A is for Alibi Page 43

"How so?”

"God," he said facetiously, "let's just skip over the preliminaries and get right down to the personal stuff, why don't we.”

I smiled. "I'm not very polite.”

"Neither am I," he said.

"So what do you want to talk about first? The weather?”

"Skip it," he said. "I know what you're here for so get to the point.”

"You remember much about that time in your life?”

"Not if I can help it.”

"Except for shrinks," I suggested.

"I did that to please my mom," he said and then smiled briefly as though he recognized the fact that the phrase "my mom" sounded too boyish for him at his age.

"I worked for your father a couple of times," I said.

He began to peel a strip of label with his thumbnail, feigning disinterest. I wondered what he'd heard about his father and I decided, on impulse, not to give Laurence Fife any posthumous pats lest I sound condescending or insincere.

I said, "I've heard he was a real bastard.”

"No shit," Greg said.

I shrugged. "I didn't think he was that bad myself. He was straight with me. I suspect he was a complicated man and I don't think many people got close to him.”

"Did you?”

"No," I said. I shifted slightly in my seat. "How'd you feel about Nikki?”

"Not that good.”

I smiled. "Try to keep your answers short so I can get 'em on one line," I said. He didn't bite. I drank beer for a while, then rested my chin on my fist. Sometimes I just really do get sick of trying to coax information out of people who aren't in the mood. "Why don't you fold up the table and we'll go outside," I said.

"What for?”

"So I can get some fresh air, fucker, what do you think?”

He chuckled suddenly and moved his long legs out of my way as I slid out of the seat.

I'd surprised myself, getting snappish with him, but I get tired of people being cute or sullen or cautious or tight-lipped. I wanted straight answers and a lot of them too. And I wanted a relationship based, just once, on some sort of mutual exchange instead of me always having to connive and manipulate. I walked aimlessly, Greg at my heels, trying to cool myself down. It wasn't his fault, I knew, and I'm suspicious of myself anyway when I'm feeling righteous and misunderstood.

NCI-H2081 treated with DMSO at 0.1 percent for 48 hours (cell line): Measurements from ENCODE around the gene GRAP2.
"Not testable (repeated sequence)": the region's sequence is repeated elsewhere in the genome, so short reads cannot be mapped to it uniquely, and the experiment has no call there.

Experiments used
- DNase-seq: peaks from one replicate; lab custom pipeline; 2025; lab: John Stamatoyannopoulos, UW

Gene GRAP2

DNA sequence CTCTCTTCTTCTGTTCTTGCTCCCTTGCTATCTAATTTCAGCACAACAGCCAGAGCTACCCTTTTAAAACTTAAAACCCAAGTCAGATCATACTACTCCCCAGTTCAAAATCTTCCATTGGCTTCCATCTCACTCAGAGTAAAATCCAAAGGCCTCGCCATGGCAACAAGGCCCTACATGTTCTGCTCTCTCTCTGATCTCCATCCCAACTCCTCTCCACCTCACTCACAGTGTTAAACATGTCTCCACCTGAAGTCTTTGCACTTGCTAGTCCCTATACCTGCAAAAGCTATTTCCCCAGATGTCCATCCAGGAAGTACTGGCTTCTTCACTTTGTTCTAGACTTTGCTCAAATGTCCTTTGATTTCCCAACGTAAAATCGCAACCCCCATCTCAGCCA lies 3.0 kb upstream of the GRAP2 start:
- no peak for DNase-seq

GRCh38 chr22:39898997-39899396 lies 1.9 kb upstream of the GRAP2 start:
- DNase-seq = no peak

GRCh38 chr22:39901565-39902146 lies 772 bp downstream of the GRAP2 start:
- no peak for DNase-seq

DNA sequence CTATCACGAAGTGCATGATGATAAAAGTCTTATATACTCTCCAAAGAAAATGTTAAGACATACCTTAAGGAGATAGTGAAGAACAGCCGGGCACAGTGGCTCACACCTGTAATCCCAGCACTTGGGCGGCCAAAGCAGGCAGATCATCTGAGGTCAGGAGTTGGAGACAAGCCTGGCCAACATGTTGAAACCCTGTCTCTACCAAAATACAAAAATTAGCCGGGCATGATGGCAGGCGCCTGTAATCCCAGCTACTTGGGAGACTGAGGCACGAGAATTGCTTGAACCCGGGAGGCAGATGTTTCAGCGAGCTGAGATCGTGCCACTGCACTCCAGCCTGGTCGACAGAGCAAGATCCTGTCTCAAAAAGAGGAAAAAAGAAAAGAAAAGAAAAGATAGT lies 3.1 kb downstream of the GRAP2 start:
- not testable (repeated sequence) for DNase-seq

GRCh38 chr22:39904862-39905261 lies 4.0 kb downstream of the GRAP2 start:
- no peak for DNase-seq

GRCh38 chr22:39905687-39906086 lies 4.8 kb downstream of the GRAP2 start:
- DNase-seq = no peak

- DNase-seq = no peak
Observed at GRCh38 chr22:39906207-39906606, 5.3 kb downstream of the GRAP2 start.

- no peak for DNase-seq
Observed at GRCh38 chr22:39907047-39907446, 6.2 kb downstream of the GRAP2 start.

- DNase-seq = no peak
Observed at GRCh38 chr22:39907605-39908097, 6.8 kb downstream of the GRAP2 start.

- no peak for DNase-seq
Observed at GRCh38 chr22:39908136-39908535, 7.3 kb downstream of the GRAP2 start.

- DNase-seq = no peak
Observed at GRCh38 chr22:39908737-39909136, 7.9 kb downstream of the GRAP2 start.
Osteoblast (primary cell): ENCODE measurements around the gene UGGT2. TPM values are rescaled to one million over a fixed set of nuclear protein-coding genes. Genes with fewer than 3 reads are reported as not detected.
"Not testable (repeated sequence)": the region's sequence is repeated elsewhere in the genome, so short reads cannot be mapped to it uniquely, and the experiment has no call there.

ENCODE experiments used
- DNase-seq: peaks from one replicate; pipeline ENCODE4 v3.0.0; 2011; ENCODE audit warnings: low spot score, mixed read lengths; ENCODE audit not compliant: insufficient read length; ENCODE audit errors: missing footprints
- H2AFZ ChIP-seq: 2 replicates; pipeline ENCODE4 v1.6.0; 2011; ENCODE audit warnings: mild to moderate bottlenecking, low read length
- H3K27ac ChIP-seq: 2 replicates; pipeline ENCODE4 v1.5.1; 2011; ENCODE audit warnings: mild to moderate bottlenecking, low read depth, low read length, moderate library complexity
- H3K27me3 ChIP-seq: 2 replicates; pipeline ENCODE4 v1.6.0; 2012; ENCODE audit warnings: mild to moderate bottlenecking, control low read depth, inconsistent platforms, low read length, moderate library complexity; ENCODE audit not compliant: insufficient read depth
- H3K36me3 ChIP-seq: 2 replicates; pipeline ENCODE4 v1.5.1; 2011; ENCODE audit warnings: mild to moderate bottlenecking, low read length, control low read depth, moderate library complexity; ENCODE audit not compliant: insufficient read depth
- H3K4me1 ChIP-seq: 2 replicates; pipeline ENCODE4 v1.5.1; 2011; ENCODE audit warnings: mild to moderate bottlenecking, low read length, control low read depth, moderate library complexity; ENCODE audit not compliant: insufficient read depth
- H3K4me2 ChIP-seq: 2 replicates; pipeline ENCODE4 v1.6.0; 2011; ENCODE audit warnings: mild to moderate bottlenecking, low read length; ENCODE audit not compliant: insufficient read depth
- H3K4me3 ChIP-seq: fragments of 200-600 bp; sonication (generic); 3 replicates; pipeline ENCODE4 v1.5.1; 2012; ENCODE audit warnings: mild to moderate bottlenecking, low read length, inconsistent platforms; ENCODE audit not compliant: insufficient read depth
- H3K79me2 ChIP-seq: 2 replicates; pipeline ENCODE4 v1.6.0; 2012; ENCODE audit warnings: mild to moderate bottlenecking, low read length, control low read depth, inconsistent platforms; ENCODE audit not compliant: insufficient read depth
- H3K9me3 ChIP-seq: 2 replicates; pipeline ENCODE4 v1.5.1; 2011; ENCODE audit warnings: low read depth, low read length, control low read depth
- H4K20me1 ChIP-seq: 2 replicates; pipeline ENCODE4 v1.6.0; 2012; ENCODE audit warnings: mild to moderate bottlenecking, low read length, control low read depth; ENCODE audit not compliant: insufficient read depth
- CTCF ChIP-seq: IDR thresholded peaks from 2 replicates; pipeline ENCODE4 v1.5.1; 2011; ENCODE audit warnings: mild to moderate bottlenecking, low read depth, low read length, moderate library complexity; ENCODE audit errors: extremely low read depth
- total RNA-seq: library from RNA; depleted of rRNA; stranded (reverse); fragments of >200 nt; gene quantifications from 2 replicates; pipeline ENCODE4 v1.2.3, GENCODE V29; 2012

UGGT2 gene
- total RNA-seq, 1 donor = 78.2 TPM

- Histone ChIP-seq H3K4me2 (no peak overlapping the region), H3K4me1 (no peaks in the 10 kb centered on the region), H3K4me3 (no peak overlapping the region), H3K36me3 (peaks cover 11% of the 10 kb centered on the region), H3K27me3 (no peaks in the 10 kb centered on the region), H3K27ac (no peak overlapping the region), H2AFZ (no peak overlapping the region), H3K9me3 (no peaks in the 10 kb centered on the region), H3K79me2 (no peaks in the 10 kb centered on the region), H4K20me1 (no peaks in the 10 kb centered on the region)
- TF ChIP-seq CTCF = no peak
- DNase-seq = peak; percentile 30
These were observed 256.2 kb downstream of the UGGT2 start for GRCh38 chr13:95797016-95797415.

"Sorry I snapped at you," I said.

The trailer was about two hundred yards from the water's edge. There were several larger trailers nearby, all facing the sea, like a queer band of animals that had crept down to the water to drink. I pulled off my tennis shoes and tied the laces together, banging them around my neck. The Salton Sea has a mild to nonexistent surf, like an ocean that has been totally tamed. There is no vegetation visible in the water and few if any fish. It gives the shore a curious air, as though the tides had been brought to heel, becalmed, the life forms leeched away. What remains is familiar but subtly changed, like a glimpse into the future where certain laws of nature have been altered by the passage of time. I placed a drop of water on my tongue. The taste of salt was fierce. "Is this ocean water?”

Greg smiled, apparently unperturbed by my former outburst. In fact he seemed friendlier. "You want a lesson in geology," he said, "I'll give you one." It was the first time his voice had contained any sign of enthusiasm.

"Sure, why not?”

He picked up a rock, using it like a piece of chalk as he drew a crude map in the wet sand. "This is the California coastline and this is Baja. Over here is Mexico. Right at the tip of the Gulf of California is Yuma—southeast of here, more or less. This is us here," he said, pointing. "The Colorado River curves right up through here and then up past Las Vegas. That's Hoover Dam. Then it goes up here and over into Utah and then to Colorado, but we can skip that part. Now," he said, tossing the rock aside. He began to draw with his fingertip, glancing up at me to see if I was listening. "This area in here is called the Salton Sink. Two hundred and seventy-three feet below sea level—something like that. If it weren't for the Colorado River forming a kind of natural dam right here, all this water from the Gulf of California would have spilled into the Salton Sink years ago—all the way up to Indio. God, that gives me the willies when I think of it. Anyway, the Salton Sea came from the Colorado River itself, so it was originally fresh water. Overflowed in 1905—the river did, billions of gallons of water pouring in over a two-year period. It was finally controlled with rock and brush dams. The salt, which has been gradually saturating the water, was probably from prehistoric times when all of this area was submerged." He stood up, brushing wet sand off his hands, apparently satisfied with his summary.

Prev Next
Romance | Vampires | Fantasy | Billionaire | Werewolves | Zombies